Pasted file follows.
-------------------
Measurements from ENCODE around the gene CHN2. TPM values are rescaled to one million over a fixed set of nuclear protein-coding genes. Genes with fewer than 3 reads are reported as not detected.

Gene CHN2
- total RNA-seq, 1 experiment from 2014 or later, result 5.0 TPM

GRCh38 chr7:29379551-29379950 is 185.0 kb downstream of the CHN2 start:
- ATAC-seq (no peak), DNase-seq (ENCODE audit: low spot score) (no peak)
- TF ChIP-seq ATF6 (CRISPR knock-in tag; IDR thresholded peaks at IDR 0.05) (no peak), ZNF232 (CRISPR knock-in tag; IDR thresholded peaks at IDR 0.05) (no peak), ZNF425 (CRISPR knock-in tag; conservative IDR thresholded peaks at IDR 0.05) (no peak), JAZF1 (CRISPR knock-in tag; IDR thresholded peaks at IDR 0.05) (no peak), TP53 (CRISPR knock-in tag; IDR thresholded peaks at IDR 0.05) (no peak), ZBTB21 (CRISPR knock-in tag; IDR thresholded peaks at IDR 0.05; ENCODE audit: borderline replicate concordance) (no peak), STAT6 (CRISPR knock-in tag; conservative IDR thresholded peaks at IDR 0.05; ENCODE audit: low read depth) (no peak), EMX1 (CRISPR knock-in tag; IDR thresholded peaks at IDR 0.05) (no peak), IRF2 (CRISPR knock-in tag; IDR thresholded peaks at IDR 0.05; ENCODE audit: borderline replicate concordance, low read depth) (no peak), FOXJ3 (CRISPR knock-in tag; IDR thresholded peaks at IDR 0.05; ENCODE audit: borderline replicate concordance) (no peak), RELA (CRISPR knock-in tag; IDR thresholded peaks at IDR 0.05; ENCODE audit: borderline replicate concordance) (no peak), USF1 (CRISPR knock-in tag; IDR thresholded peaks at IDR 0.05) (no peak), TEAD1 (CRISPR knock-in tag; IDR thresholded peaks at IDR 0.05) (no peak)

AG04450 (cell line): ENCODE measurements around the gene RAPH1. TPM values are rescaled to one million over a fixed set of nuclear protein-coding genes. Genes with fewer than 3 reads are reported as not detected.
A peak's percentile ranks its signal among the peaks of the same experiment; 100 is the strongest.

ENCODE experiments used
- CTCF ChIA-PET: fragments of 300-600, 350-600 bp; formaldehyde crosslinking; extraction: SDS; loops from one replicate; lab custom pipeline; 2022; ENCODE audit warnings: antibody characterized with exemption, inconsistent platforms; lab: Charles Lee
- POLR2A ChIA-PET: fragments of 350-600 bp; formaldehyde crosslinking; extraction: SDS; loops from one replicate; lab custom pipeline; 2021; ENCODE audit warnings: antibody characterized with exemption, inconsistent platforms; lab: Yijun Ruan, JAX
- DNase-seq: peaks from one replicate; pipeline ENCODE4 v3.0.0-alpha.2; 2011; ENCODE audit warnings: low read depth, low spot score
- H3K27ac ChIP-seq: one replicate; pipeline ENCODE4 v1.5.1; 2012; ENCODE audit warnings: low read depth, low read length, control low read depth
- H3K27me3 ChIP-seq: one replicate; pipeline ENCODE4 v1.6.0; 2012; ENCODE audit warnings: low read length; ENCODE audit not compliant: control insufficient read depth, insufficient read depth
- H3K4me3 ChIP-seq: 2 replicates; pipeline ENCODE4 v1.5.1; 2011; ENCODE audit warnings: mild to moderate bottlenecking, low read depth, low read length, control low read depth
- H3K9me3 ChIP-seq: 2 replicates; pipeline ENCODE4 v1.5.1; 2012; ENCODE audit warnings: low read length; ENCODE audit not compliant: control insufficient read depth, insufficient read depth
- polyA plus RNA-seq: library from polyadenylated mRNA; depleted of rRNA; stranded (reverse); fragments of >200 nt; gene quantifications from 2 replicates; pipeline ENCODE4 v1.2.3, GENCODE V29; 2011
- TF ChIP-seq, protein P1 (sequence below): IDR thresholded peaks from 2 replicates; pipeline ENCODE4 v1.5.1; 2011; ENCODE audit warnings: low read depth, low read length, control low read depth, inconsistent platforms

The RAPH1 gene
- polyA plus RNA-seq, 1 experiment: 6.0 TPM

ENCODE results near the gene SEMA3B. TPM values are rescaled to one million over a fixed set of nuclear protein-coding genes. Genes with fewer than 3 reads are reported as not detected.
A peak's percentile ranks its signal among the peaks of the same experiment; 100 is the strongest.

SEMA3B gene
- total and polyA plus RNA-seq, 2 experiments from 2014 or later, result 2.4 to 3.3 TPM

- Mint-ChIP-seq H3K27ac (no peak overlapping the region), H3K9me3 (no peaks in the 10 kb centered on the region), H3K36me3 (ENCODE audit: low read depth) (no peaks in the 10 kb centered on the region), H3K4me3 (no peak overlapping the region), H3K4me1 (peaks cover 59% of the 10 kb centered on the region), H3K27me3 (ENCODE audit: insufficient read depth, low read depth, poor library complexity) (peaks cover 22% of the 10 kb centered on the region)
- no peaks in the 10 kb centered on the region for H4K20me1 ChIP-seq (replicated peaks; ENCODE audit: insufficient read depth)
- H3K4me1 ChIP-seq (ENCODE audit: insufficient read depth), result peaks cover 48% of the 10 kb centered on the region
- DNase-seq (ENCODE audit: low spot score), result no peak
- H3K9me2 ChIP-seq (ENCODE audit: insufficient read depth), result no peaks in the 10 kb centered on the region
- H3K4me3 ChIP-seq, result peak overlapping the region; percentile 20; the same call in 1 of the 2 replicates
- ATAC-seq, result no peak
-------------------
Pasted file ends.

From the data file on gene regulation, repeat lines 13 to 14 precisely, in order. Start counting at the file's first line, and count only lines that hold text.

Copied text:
- H3K27ac ChIP-seq: one replicate; pipeline ENCODE4 v1.5.1; 2012; ENCODE audit warnings: low read depth, low read length, control low read depth
- H3K27me3 ChIP-seq: one replicate; pipeline ENCODE4 v1.6.0; 2012; ENCODE audit warnings: low read length; ENCODE audit not compliant: control insufficient read depth, insufficient read depth